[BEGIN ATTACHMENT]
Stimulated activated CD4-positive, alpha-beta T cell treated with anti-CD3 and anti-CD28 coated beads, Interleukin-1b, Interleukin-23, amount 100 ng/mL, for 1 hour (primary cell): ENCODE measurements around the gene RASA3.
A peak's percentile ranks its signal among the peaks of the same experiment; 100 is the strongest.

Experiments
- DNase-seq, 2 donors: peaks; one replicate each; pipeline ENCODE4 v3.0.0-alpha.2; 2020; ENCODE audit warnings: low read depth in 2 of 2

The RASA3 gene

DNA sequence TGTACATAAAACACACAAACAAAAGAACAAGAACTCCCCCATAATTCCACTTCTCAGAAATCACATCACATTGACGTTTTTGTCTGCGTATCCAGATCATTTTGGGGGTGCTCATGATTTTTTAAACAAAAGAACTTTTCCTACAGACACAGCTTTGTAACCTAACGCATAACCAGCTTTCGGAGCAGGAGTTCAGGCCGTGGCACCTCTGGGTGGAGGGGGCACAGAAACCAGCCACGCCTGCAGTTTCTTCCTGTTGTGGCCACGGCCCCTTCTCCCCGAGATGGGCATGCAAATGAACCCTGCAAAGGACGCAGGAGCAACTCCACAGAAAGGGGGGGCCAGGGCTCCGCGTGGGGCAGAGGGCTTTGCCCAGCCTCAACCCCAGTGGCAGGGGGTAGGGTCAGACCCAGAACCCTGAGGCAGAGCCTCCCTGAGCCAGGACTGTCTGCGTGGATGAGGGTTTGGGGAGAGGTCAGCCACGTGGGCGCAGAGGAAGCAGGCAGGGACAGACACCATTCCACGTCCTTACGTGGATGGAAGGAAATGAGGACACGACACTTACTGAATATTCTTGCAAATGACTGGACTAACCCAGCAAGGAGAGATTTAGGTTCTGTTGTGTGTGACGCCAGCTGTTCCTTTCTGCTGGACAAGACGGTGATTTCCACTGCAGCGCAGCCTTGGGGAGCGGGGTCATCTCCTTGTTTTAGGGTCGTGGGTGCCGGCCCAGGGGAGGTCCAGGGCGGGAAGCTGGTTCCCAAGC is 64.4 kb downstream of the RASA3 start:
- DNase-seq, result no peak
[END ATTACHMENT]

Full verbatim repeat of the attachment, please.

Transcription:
Stimulated activated CD4-positive, alpha-beta T cell treated with anti-CD3 and anti-CD28 coated beads, Interleukin-1b, Interleukin-23, amount 100 ng/mL, for 1 hour (primary cell): ENCODE measurements around the gene RASA3.
A peak's percentile ranks its signal among the peaks of the same experiment; 100 is the strongest.

Experiments
- DNase-seq, 2 donors: peaks; one replicate each; pipeline ENCODE4 v3.0.0-alpha.2; 2020; ENCODE audit warnings: low read depth in 2 of 2

The RASA3 gene

DNA sequence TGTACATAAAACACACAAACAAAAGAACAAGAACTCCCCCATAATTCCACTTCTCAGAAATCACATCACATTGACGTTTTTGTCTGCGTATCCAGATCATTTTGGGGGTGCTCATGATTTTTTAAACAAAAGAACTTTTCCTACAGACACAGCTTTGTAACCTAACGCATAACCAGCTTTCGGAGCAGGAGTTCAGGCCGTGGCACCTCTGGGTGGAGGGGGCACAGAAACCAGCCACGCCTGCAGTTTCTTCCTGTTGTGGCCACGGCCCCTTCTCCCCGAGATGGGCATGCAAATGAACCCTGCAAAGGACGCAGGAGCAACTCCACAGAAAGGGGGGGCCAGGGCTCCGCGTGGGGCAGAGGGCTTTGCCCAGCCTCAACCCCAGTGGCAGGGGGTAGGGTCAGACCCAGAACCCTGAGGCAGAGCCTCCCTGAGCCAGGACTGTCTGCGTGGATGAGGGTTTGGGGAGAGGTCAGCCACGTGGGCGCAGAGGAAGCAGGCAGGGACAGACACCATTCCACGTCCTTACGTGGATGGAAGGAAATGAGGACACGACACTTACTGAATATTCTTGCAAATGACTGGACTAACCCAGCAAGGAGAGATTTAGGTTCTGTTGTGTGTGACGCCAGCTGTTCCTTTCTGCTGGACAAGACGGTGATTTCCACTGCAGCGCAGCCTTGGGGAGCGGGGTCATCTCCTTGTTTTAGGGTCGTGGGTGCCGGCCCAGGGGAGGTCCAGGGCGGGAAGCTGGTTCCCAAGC is 64.4 kb downstream of the RASA3 start:
- DNase-seq, result no peak